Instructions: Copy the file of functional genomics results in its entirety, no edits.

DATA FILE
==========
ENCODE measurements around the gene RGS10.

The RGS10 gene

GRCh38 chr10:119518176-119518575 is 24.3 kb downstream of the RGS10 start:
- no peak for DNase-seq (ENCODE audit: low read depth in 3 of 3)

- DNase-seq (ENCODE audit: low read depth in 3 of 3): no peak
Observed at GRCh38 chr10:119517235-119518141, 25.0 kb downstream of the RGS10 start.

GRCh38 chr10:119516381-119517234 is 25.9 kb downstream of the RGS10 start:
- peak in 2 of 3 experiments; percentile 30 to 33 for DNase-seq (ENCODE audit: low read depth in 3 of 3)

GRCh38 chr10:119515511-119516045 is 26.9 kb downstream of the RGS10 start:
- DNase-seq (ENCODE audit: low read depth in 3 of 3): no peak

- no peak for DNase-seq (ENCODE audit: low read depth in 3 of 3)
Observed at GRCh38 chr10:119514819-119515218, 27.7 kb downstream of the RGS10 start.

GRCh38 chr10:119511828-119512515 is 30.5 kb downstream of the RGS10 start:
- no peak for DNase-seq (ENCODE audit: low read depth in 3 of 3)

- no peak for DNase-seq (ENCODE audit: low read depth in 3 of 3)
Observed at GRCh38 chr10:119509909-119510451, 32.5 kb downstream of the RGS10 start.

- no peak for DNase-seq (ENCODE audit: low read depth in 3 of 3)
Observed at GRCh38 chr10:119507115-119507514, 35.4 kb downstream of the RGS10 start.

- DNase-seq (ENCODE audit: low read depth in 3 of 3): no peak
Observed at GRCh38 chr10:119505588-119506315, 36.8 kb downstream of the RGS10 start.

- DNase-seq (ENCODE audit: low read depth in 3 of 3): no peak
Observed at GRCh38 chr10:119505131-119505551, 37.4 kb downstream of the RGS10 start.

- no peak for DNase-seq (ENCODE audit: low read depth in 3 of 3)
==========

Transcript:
ENCODE measurements around the gene RGS10.

The RGS10 gene

GRCh38 chr10:119518176-119518575 is 24.3 kb downstream of the RGS10 start:
- no peak for DNase-seq (ENCODE audit: low read depth in 3 of 3)

- DNase-seq (ENCODE audit: low read depth in 3 of 3): no peak
Observed at GRCh38 chr10:119517235-119518141, 25.0 kb downstream of the RGS10 start.

GRCh38 chr10:119516381-119517234 is 25.9 kb downstream of the RGS10 start:
- peak in 2 of 3 experiments; percentile 30 to 33 for DNase-seq (ENCODE audit: low read depth in 3 of 3)

GRCh38 chr10:119515511-119516045 is 26.9 kb downstream of the RGS10 start:
- DNase-seq (ENCODE audit: low read depth in 3 of 3): no peak

- no peak for DNase-seq (ENCODE audit: low read depth in 3 of 3)
Observed at GRCh38 chr10:119514819-119515218, 27.7 kb downstream of the RGS10 start.

GRCh38 chr10:119511828-119512515 is 30.5 kb downstream of the RGS10 start:
- no peak for DNase-seq (ENCODE audit: low read depth in 3 of 3)

- no peak for DNase-seq (ENCODE audit: low read depth in 3 of 3)
Observed at GRCh38 chr10:119509909-119510451, 32.5 kb downstream of the RGS10 start.

- no peak for DNase-seq (ENCODE audit: low read depth in 3 of 3)
Observed at GRCh38 chr10:119507115-119507514, 35.4 kb downstream of the RGS10 start.

- DNase-seq (ENCODE audit: low read depth in 3 of 3): no peak
Observed at GRCh38 chr10:119505588-119506315, 36.8 kb downstream of the RGS10 start.

- DNase-seq (ENCODE audit: low read depth in 3 of 3): no peak
Observed at GRCh38 chr10:119505131-119505551, 37.4 kb downstream of the RGS10 start.

- no peak for DNase-seq (ENCODE audit: low read depth in 3 of 3)